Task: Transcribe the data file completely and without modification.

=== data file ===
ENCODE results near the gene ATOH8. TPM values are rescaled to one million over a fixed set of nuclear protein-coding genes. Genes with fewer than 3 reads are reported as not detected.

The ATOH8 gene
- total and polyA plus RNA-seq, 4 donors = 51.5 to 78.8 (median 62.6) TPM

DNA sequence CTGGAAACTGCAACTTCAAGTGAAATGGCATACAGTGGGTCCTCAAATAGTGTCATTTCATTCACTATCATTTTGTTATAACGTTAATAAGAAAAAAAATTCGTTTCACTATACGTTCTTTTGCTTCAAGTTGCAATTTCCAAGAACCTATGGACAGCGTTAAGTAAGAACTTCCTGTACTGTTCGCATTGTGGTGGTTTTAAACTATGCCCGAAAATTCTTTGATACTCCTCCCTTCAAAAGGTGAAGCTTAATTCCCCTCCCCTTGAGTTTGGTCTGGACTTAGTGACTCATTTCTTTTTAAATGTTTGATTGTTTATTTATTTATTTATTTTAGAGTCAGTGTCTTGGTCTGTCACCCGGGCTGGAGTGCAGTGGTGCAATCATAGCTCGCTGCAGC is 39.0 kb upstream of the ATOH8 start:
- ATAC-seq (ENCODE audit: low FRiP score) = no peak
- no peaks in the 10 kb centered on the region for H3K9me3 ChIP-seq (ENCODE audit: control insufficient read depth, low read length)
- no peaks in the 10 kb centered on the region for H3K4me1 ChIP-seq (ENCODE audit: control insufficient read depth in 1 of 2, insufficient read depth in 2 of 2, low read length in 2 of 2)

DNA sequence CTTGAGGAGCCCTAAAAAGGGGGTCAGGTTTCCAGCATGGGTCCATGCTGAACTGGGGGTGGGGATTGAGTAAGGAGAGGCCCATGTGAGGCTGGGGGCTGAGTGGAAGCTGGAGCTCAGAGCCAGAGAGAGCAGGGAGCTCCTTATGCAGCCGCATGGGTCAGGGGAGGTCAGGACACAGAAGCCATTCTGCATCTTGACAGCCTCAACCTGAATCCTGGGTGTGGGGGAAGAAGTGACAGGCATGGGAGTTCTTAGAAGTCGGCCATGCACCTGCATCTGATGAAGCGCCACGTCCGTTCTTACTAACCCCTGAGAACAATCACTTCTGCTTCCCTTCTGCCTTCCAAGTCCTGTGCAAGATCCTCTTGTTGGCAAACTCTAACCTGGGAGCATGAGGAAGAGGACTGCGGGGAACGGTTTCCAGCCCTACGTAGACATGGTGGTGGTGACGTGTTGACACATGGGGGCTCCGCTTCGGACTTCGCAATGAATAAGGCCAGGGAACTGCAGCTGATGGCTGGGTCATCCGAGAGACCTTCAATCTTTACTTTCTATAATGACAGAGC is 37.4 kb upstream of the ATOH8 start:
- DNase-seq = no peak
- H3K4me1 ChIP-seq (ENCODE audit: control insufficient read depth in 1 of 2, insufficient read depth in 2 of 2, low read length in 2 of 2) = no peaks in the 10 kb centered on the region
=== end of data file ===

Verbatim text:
ENCODE results near the gene ATOH8. TPM values are rescaled to one million over a fixed set of nuclear protein-coding genes. Genes with fewer than 3 reads are reported as not detected.

The ATOH8 gene
- total and polyA plus RNA-seq, 4 donors = 51.5 to 78.8 (median 62.6) TPM

DNA sequence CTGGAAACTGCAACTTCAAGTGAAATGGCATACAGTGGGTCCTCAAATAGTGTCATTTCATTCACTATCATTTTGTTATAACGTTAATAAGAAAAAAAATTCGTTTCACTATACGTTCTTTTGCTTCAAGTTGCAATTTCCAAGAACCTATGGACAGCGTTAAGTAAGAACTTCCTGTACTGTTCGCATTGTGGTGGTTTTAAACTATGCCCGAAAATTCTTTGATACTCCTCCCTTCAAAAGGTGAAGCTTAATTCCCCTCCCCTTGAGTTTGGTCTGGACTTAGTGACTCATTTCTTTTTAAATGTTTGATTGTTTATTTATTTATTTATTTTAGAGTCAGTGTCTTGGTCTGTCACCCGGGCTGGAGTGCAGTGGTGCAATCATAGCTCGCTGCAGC is 39.0 kb upstream of the ATOH8 start:
- ATAC-seq (ENCODE audit: low FRiP score) = no peak
- no peaks in the 10 kb centered on the region for H3K9me3 ChIP-seq (ENCODE audit: control insufficient read depth, low read length)
- no peaks in the 10 kb centered on the region for H3K4me1 ChIP-seq (ENCODE audit: control insufficient read depth in 1 of 2, insufficient read depth in 2 of 2, low read length in 2 of 2)

DNA sequence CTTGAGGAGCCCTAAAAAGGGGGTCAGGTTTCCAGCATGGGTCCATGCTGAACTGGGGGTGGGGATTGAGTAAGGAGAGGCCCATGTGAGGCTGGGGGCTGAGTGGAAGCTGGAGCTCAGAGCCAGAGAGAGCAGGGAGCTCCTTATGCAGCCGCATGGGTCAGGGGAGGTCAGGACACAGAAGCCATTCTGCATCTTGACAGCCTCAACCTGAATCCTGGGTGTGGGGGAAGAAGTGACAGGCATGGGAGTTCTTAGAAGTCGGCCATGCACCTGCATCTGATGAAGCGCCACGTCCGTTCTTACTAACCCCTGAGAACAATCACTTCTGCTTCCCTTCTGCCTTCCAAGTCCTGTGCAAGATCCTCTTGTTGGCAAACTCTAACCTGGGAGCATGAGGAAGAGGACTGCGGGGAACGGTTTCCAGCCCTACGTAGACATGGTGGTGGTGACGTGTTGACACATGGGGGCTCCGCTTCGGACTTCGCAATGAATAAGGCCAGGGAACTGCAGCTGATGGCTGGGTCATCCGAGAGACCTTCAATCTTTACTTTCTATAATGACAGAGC is 37.4 kb upstream of the ATOH8 start:
- DNase-seq = no peak
- H3K4me1 ChIP-seq (ENCODE audit: control insufficient read depth in 1 of 2, insufficient read depth in 2 of 2, low read length in 2 of 2) = no peaks in the 10 kb centered on the region